Throwing U.S. law enforcement for a loop, the April 15, 2013 Boston Marathon bombers Tamerlan and Dzhokhar Tasarnaev flew under the radar before detonating two Chechen-style pressure-cooker bombs filled with shrapnel, killing three and injuring 280, some life-threatening. Unable to uncover the plot, the FBI claims that Russian authorities withheld key pieces of intel that might have prevented the twin-blasts that caused mayhem at one of the nation’s premier outdoor spectacles. While 25-year-old Tamerlan was killed in a firefight in Watertown by Boston police April 19, Dzohokhar managed to hide out until plucked out of a parked pleasure boat in the backyard of a local Watertown resident. Faced with scathing criticism for not uncovering the Chechen brothers’ terrorist plot, the FBI insists that the Russian government withheld key pieces of information to prevent the bombings.
According to a recently released report by the Inspector General, Russian officials told the FBI in 2011 that Tamerlan “was a follower of radical Islam and a strong believer.” Letting Tamerlan slip through the cracks once he returned to the Boston area after venturing into Russia and Chechnya in 2011 raised eyebrows about the lack of follow through after receiving the Russian report. FBI complained the Russian authorities failed to disclose wiretapped conversations between Tamerlan and his mother discussing Islamic jihad. Whether the Russians revealed wiretapped conversations or not, the FBI should have diligently tracked Tamerlan carefully before the tragic April 15, 2013 incident. Blaming the poor follow through on a lack of Russian intel is preposterous. Tipping off the FBI in 2011, the Russian government gave the FBI plenty of information to follow up.
Since Sept. 11, the former Bush White House realized that the FBI and CIA failed to track the worst terrorist plot in U.S. history. Hijacking three jetliners, almost a fourth, flying them into the World Trade Center Twin Towers and Pentagon, and only luckily missing the White House or Capitol, the FBI and CIA proved that they couldn’t intercept terrorist plots. Tamerlan and Dzhokhar’s Boston Marathon twin-blasts proved yet again the incompetence of domestic and foreign law enforcement and intel agencies. “They found that the Russians did no provide all the information that they had on him back then, and based on everything available the FBI did all that it could,” said the Inspector General, whitewashing the investigation. Blaming Russia passes the buck again on failures of U.S. law enforcement and intel agencies. Boston’s twin-blasts proved the U.S. is still vulnerable.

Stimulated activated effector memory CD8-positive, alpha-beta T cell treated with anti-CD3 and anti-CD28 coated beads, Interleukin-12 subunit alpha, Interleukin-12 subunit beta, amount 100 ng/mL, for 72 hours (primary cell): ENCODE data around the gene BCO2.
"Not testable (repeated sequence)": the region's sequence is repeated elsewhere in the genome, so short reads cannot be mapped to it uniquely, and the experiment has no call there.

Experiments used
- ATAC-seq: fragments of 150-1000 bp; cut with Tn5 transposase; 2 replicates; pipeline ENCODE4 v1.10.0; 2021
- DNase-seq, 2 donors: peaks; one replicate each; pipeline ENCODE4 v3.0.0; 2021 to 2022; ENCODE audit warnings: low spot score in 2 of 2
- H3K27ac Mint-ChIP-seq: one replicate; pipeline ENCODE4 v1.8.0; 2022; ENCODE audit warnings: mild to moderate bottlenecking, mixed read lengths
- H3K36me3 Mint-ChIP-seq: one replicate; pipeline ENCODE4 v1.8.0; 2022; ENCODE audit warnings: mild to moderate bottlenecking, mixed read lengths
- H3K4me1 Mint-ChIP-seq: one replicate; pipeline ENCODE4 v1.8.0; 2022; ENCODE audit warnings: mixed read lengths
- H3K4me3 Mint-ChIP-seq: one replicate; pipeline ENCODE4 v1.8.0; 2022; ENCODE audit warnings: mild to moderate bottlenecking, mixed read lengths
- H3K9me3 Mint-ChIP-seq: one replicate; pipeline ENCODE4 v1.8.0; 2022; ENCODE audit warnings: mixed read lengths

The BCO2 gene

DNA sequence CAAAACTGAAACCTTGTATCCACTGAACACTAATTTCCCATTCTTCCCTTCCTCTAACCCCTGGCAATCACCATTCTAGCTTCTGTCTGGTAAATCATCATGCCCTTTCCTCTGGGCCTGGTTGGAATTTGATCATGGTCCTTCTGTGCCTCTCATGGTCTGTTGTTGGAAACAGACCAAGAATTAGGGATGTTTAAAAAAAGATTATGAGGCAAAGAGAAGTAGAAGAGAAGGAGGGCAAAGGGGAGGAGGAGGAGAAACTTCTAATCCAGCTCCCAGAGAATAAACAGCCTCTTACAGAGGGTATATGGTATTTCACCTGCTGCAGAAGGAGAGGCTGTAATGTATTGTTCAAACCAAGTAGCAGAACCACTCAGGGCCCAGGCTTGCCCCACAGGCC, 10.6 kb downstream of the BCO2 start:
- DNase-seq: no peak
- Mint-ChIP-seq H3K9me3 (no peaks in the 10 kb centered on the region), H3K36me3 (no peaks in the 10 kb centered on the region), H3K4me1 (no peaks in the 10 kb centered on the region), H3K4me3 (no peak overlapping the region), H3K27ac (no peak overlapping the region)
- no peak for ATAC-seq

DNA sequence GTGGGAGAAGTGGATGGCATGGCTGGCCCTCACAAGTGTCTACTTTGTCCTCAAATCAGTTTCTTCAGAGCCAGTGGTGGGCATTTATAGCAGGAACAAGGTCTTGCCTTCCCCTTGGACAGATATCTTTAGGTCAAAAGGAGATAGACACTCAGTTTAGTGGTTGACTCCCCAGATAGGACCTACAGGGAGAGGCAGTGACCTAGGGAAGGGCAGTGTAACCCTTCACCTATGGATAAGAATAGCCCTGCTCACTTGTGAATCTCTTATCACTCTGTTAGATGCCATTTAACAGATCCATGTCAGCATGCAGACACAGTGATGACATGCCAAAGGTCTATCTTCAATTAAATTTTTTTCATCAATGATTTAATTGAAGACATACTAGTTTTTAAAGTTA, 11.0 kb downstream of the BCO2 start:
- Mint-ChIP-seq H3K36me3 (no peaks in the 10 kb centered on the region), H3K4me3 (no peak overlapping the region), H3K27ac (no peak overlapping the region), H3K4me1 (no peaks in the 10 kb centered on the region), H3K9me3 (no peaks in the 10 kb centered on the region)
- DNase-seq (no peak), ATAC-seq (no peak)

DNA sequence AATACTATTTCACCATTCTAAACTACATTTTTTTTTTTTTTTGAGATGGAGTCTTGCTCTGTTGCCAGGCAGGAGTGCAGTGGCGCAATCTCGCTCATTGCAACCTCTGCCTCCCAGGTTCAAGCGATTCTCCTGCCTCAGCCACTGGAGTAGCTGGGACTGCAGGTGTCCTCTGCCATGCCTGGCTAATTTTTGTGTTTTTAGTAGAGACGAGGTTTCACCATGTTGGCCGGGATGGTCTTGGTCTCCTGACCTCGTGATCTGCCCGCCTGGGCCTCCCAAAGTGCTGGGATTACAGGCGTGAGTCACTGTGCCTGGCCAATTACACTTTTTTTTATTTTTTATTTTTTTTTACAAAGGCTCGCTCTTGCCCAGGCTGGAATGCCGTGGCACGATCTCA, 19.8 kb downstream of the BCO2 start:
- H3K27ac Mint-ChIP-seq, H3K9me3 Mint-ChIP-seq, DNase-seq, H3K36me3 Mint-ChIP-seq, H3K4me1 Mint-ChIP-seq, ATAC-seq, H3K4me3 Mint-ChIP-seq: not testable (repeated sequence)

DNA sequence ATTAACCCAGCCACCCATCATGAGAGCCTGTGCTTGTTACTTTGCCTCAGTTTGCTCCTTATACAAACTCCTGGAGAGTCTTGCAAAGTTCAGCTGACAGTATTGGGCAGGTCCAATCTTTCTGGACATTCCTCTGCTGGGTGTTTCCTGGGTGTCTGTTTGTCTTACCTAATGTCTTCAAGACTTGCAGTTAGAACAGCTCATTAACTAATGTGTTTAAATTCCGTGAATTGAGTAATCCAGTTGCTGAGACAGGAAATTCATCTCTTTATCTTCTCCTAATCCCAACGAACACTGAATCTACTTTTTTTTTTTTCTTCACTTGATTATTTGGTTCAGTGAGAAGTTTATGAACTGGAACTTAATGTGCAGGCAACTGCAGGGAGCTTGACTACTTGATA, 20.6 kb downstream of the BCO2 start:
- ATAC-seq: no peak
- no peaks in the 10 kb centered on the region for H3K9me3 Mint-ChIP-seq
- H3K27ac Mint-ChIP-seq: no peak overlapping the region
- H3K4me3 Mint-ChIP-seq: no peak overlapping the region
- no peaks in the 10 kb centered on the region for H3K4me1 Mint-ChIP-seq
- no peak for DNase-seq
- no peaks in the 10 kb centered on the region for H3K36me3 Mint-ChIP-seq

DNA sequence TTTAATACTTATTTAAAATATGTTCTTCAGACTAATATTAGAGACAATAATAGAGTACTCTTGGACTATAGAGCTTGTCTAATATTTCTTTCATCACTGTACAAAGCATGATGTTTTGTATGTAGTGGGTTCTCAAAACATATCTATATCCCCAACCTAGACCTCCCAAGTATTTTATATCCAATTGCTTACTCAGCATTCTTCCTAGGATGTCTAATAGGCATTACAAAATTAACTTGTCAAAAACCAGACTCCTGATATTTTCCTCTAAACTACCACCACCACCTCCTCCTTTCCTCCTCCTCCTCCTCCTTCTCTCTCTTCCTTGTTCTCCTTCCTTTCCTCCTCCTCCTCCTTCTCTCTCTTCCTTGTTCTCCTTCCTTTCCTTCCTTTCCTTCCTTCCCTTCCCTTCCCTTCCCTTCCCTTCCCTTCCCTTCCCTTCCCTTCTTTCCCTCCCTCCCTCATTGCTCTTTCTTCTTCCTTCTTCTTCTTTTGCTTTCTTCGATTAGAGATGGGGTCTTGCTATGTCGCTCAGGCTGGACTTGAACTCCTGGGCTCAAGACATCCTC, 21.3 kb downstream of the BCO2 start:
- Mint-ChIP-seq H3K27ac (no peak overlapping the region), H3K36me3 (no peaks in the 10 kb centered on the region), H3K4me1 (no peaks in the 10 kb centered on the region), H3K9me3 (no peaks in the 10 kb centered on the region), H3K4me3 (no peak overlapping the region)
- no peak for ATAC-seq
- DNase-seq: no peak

Among the many accomplishments of the Bush administration, former President George W. Bush and Vice President Dick Cheney insisted none was greater than preventing another terrorist attack on U.S. soil. When the baton was passed to President Barack Obama Jan. 20, 2009, it didn’t take long for former Army psychiatrist Maj. Nidal Malik Hasan to massacre 13 soldiers in Fort Hood Texas. While White House officials were reluctant to call the incident a “terrorist attack,” more investigation concluded Hasan had an ongoing relationship with the late U.S.-born Yemen-based al-Qaida terrorist Anwar al-Awlaki. Hasan’s attack was the first known terrorist attack on U.S. soil since Sept. 11, proving vulnerability to infiltration and subversion. Boston’s terrorist bombing again showed that beefed up airline security is only the tip of the iceberg in fighting terrorism.
Faced with a murder trial set for November, the FBI hopes to learn much more from Dzhokhar who has some real insights into the jihadist’s mind. Fighting the war on terror requires the U.S. to root out the kind of brainwashing that goes on in the Saudi-funded Islamic religious schools, AKA madrasses, around the world. As long as unemployment, poverty and misery plagues the third world, youth remain vulnerable to recruitment by Islamic terror groups providing things as basic as food, shelter and guns. While the Western world can’t stop all the economic misery around the globe, it can still do what it can to improve things. Wayward youth like Tamerlan and Dzhokhar are prime examples of how charismatic Islamic clergy can spread false hopes, recruit suicide bombers and promise paradise beyond the grave if they martyr themselves in the name of Mohammed
Suggesting that the Russian government could have stopped the April 15 Boston Marathon terrorist bombings gives the FBI a convenient excuse for falling asleep at the switch. Telling the FBI about Tamerlan in 2011, Russia did plenty to help the FBI prevent the horrific events of the 2013 Boston Marathon. With only one of the Tsarnaev brothers still alive, FBI profilers have plenty of time to crack Dzhokhar to get as much insights into the budding terrorist’s mind. U.S. counter-terrorism officials know that the ultimate battle lies in countering radical Islam’s pernicious propaganda, promising paradise to the hellish lives of wayward youth living in conditions without a future. Despite living in America, the Tsarnaev brothers were still vulnerable targets for radical Islam, convincing them that their only option is jihad to escape the misery to the Promised Land.
About the Author
John M. Curtis writes politically neutral commentary analyzing spin in national and global news. He’s editor of OnlineColumnist.com and author of Dodging The Bullet and Operation Charisma.